TRADE: US and Cuba
I asked: What does the US government think about US trade with Cuba?
Tim Ashby replies: The Bush Administration seems determined to shut it down. The Treasury Department's Office of Foreign Assets Control (OFAC), which enforces trade sanctions, is preparing to require Cuba to prepay for goods prior to being exported. This is likely to choke off US exports to Cuba, which were over $400 million in 2004 and could reach $1 billion annually by 2006.
A trade embargo with Cuba has existed since 1960. However in 2000 Congress passed the Trade Sanctions Reform and Export Enhancement Act (TSREEA) which allowed agricultural and medical exports. Since legal exports to Cuba began, Cuba has become our 21st largest agricultural market and we are Cubaâ•˙s primary source for imported food. US exports to Cuba are growing at an annual rate of 115%.
A Texas A&M University study found that $400 million in agricultural exports to Cuba results in $919 million in additional economic output in the United States. The study also estimates that 10,656 US jobs are created. In the best-case scenario -elimination of the embargo - the projected $1.24 billion in exports to Cuba would stimulate $3.6 billion in US economic output.
The law prohibits US financing, requiring cash in advance for American exports to Cuba. Ironically, Cuba is among the least risky markets for American exporters due to this requirement. On rare occasions when Cuban payments have not been finalized in time, shippers ensured that legal title and possession of the goods were withheld until payment was received and thus effectively prevented credit sales. OFAC now argues that any payment delay constitutes illegal extension of credit to Cuba. While the new guidelines are ostensibly meant to remedy this, in reality they are an attempt by the Bush administration to intensify economic pressure on Fidel Castro ˆ at the expense of American farmers and businesses.
The proposed export rules changes are irrational because food sales to Cuba do not prop up the Castro regime and they help alleviate the negative impact of US sanctions on ordinary Cubans. Less than 5 percent of US products end up in state-owned stores where the markup of prices lines Castro's pockets. The rest is distributed to the population through the rationing system. The proposed regulations are also probably illegal. A recent report by Congressional Research Service (CRS) lawyers stated that it was difficult to find legal support for an interpretation of payment of cash in advance that requires payment to be received prior to shipment. A letter sent to Treasury Secretary John Snow on November 23, 2004, by Senators Max Baucus (D-MT), Larry Craig (R-ID), and Byron Dorgan (D-ND) echoed the CRS report. The Senators expressed their outrage and profound disappointment about OFAC's actions, calling them an unacceptable interference by the US government into lawful commerce conducted by compliant US businesses, which must necessarily be interpreted as a conscious and intentional decision by OFAC to flout the will of Congress.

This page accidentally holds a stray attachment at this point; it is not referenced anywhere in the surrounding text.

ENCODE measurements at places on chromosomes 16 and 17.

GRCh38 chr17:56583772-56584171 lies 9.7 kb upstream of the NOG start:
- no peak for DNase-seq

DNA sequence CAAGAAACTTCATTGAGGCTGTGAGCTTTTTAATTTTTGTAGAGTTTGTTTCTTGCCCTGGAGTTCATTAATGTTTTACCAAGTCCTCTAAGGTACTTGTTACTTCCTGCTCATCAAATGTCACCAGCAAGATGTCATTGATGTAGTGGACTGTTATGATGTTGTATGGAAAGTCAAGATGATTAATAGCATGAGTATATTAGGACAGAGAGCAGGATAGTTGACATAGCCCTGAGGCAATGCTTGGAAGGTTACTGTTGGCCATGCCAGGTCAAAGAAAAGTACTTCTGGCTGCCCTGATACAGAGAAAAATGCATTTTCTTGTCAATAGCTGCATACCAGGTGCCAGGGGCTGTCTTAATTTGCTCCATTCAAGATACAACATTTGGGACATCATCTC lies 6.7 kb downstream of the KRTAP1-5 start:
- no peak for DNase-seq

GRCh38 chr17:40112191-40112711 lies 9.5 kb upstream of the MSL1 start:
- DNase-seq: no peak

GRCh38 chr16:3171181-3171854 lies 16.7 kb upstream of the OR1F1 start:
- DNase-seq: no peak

Despite rancorous relations, Cuba prefers to import from the United States because of proximity to Havana and the high quality of US agricultural products. Cuban officials have reluctantly declared that they will turn to other suppliers if forced to pay while goods remain in US ports. The proposed rules would hurt US exporters at a time when our trade deficit is over $600 billion and we need every foreign market. If the goal of the US government is to end the Castro regime, an open US trade policy and interaction with US businesses can undermine Cuban communism better than an embargo.